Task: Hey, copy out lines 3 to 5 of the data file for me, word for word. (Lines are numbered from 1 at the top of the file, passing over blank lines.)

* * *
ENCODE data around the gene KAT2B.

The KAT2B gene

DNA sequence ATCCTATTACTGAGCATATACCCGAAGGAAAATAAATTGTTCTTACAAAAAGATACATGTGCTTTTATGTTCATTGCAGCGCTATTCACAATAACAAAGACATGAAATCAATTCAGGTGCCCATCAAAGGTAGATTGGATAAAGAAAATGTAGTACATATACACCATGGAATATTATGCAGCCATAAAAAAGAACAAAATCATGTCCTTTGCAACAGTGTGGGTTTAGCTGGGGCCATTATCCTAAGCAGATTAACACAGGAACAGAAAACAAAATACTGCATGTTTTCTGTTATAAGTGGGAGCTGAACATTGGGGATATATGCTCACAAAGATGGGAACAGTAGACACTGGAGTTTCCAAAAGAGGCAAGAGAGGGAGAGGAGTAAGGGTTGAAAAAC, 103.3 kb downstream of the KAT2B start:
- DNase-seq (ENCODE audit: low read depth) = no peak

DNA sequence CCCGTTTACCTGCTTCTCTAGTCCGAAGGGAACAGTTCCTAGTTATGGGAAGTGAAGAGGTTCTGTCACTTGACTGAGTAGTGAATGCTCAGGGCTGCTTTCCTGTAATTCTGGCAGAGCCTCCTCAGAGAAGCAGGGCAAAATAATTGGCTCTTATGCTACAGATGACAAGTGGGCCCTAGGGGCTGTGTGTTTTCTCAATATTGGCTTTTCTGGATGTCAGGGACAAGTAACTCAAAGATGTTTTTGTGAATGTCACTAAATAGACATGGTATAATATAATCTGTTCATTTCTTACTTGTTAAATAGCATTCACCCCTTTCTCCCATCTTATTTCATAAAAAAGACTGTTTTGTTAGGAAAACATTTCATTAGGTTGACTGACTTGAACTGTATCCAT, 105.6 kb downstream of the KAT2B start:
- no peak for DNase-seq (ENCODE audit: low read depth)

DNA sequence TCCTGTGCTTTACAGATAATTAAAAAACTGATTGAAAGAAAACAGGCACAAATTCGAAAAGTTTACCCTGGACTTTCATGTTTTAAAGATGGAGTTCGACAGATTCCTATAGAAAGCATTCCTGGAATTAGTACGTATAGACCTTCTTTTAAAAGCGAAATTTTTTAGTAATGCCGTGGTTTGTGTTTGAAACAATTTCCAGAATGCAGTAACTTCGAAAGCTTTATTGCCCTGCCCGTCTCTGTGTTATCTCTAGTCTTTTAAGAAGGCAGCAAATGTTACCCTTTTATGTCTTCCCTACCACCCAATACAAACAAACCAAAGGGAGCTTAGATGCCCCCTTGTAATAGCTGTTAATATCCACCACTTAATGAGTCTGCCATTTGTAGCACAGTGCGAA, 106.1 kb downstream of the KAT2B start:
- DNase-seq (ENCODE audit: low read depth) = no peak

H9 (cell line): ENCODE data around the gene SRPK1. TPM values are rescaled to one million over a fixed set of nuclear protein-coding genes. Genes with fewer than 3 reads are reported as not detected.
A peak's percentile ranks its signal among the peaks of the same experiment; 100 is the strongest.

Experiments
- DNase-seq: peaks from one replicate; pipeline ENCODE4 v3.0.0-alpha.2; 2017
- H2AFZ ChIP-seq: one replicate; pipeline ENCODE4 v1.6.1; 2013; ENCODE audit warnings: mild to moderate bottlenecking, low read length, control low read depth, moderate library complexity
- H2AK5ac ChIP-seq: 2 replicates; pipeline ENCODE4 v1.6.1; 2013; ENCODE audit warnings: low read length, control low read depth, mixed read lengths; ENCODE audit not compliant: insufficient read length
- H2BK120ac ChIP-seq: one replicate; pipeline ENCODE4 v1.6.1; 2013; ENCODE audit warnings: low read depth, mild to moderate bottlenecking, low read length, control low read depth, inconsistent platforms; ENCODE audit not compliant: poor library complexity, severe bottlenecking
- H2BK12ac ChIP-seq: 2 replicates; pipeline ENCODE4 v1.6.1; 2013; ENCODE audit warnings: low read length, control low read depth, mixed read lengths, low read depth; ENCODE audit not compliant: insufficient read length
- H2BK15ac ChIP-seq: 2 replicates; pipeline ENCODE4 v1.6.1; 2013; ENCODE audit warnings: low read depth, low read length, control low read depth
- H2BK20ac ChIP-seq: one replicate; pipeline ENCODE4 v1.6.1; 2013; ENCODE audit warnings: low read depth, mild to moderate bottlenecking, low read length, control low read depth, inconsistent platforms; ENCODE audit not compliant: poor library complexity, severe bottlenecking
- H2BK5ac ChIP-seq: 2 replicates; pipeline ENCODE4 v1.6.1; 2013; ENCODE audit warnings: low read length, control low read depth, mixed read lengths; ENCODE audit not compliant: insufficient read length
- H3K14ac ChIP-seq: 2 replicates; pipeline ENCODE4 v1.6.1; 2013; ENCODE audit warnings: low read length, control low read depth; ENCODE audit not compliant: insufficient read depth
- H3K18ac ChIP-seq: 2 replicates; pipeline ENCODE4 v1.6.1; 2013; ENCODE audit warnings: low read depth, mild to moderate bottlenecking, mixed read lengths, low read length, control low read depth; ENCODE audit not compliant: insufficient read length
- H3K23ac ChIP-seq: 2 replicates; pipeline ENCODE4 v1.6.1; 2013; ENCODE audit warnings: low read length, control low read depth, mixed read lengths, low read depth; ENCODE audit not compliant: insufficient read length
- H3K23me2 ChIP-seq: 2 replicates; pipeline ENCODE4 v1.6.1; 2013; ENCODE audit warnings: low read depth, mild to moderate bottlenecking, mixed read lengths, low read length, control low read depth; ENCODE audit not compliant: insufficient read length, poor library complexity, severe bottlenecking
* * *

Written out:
DNA sequence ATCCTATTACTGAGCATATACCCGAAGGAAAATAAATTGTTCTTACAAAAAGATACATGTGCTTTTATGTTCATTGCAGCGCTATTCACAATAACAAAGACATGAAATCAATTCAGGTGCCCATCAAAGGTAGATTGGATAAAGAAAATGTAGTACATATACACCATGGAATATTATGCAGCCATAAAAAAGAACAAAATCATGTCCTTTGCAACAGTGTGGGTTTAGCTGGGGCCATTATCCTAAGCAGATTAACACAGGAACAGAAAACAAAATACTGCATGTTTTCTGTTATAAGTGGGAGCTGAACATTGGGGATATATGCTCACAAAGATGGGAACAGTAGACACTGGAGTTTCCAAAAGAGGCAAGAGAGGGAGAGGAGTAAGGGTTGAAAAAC, 103.3 kb downstream of the KAT2B start:
- DNase-seq (ENCODE audit: low read depth) = no peak

DNA sequence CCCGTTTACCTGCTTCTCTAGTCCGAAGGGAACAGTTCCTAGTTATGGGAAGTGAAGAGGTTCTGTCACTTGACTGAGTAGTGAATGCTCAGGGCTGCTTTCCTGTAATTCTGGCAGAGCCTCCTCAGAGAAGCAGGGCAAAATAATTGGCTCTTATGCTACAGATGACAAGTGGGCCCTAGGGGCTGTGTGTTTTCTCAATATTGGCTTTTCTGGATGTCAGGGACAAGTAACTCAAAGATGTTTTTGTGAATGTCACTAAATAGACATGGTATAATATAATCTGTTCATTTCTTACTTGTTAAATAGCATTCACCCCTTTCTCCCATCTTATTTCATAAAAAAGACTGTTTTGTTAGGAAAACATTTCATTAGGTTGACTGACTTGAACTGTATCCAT, 105.6 kb downstream of the KAT2B start: